This coming Monday is Memorial Day and for most people it’s simply a day off from work. However a good movie can remind us of the men and women who have bravely put their lives at risk during times of war; other films can even shed light on the plight of civilians. This is by no means a definitive list of all the war movies but rather a well-rounded lineup with everything from animated films to black-and-white to films to even alternate history films; some movies may be more well known than others but all deserve to be seen at least once. Take a look below, make sure to click the titles to watch the trailers, and let us know what movie you think should be on this list.
Grave of the Fireflies – Being an animated movie from Japan no doubt raises immediate comparisons to Saturday morning anime shows but nothing could be further from the truth. “Grave of the Fireflies” is without a doubt the most depressing movie on this list as it follows two children struggling to survive in war torn Japan near the end of World War II. With beautiful hand drawn animation and a moving soundtrack this film will find the most jaded movie viewer struggling to hold back the tears with it’s unflinching look at the loss of innocence in times of war.
Glory – There are not too many exciting movies about the Civil War but “Glory” is definitely riveting thanks to its incredibly talented cast. Telling the story of the nation’s first African-American regiment the cast includes fantastic parts from Morgan Freeman, Matthew Broderick, and an Academy Award winning turn from Denzel Washington. Also featuring a superb soundtrack from James Horner, “Glory” is a vastly underrated and undermentioned film and definitely deserves a view this coming weekend.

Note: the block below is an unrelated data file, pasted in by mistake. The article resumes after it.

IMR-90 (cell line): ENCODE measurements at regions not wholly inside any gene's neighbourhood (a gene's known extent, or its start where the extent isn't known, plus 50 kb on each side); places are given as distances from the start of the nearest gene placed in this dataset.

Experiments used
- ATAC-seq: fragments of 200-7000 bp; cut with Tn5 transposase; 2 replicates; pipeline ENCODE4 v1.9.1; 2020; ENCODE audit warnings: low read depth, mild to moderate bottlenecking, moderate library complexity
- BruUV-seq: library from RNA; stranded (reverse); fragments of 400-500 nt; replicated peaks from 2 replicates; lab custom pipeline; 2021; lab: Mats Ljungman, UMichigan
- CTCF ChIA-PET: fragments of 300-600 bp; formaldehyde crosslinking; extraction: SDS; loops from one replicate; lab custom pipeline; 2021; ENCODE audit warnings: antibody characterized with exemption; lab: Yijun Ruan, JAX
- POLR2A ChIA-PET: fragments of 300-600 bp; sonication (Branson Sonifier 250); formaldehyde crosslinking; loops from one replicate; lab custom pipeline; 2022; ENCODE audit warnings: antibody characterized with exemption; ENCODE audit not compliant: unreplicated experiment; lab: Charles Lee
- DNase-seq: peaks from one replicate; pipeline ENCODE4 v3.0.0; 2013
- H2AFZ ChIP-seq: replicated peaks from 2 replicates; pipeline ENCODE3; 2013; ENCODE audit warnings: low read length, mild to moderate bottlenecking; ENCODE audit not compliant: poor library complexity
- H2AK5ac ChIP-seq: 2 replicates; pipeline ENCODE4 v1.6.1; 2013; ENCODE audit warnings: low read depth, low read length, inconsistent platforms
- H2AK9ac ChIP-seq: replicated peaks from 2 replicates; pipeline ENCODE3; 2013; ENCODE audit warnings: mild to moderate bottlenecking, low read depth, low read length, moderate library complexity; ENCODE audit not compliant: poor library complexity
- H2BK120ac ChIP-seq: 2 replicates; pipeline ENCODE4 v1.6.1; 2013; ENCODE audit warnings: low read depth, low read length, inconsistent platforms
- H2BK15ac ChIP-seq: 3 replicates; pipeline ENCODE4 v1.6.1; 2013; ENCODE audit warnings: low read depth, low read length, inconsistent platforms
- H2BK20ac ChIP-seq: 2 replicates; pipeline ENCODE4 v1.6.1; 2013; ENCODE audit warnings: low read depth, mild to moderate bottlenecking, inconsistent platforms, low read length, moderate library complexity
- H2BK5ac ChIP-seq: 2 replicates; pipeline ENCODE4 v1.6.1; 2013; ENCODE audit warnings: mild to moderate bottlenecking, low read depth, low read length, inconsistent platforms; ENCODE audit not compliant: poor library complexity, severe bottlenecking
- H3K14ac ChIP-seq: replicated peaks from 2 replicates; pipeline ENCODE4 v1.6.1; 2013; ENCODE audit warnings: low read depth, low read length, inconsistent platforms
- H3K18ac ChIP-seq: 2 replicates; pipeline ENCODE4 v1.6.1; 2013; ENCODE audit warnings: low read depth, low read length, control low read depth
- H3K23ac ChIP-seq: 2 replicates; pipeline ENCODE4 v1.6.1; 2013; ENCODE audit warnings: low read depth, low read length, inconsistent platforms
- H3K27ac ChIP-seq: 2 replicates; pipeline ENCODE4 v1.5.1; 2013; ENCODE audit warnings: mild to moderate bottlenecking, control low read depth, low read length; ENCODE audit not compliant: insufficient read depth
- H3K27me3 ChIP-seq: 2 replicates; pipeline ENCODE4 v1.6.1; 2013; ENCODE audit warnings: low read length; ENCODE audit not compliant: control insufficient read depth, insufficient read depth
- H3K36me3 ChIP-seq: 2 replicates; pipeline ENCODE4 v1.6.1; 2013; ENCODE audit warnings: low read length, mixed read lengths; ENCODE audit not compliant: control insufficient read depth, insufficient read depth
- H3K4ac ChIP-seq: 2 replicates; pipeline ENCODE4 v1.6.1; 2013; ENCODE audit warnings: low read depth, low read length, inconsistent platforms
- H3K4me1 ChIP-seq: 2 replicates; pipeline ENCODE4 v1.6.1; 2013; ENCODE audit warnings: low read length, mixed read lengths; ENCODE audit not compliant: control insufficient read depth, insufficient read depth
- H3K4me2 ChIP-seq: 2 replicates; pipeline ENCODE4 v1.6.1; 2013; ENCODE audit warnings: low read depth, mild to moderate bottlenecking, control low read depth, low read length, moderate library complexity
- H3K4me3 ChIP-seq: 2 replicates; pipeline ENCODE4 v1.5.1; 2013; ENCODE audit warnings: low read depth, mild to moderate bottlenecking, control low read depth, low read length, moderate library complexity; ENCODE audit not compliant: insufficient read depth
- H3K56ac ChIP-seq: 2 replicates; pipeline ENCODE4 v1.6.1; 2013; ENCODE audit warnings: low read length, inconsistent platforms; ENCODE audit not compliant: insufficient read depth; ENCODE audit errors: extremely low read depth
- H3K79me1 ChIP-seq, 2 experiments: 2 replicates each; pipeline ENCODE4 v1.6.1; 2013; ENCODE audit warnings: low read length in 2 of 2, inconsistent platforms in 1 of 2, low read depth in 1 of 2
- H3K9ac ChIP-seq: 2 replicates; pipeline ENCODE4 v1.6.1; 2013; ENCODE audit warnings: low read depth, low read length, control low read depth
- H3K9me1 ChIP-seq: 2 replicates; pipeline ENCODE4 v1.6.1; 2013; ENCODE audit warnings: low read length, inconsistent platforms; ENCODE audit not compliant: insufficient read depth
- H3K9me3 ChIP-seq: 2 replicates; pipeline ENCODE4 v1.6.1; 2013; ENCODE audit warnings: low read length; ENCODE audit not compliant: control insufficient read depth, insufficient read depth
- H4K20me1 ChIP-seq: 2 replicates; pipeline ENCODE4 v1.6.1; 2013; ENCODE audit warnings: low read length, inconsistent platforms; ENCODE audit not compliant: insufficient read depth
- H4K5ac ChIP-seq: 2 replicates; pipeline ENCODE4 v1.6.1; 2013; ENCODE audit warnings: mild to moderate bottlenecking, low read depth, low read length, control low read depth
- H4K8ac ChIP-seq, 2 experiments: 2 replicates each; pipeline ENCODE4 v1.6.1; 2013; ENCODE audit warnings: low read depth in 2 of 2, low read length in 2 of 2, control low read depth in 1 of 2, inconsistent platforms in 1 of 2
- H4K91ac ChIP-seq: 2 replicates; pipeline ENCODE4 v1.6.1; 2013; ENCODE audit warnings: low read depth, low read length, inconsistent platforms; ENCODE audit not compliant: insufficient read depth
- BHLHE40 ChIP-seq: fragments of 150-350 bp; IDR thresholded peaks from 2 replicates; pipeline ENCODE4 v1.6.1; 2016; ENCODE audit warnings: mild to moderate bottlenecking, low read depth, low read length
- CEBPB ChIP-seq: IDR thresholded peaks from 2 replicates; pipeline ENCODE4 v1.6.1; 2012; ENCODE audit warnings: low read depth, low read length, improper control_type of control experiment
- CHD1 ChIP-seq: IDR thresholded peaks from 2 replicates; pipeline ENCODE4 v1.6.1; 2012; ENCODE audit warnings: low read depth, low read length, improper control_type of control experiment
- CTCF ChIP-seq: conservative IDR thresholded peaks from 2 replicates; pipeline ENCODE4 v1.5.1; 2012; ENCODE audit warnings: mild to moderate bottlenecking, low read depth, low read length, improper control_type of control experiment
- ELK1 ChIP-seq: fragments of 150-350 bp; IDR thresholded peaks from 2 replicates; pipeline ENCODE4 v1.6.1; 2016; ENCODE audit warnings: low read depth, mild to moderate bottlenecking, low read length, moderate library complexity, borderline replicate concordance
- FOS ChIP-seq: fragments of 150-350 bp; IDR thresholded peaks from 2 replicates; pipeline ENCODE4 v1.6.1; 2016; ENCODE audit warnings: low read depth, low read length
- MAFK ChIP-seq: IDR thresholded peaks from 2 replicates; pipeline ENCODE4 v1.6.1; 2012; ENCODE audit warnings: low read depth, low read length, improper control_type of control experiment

Flags of Our Fathers/Letters from Iwo Jima – Yes this is cheating since it’s two movies for one spot but these films definitely work best as a double feature. Directed by Clint Eastwood these two films focus on the battle of Iwo Jima during the Pacific campaign of World War II with each film dedicated to one side of the fight with “Flags” focusing on the Americans and “Letters” on the Japanese. Well-shot and well-acted throughout, these films are best shown together to heighten it’s message that good and honorable men can be found fighting on either side of a war.
The Great Escape – There are few actors who have conveyed “cool” as much as Steve McQueen did and this is one of his finest films. A classic World War II movie with an incredibly catchy theme song, “The Great Escape” has worked its way into pop culture inspiring everything from “Toy Story 3” to countless television episodes. Featuring a sense of humor that has held up well over the years, contrasting perfectly with its more serious moments, “The Great Escape” is a perfect film to watch with the parents or even grandparents.
Master and Commander: The Far Side of the World – Russell Crowe always makes for a riveting leading man and “Master and Commander” is no exception. While a bit long the film rewards patient viewers with its depiction of life at sea during the Napoleonic wars as it follows a British warship on a dangerous mission. This is a movie best experienced on a wide screen with a serious sound system because when the canons begin to fire it will be easy to feel as though you’re standing on the deck of the HMS Surprise.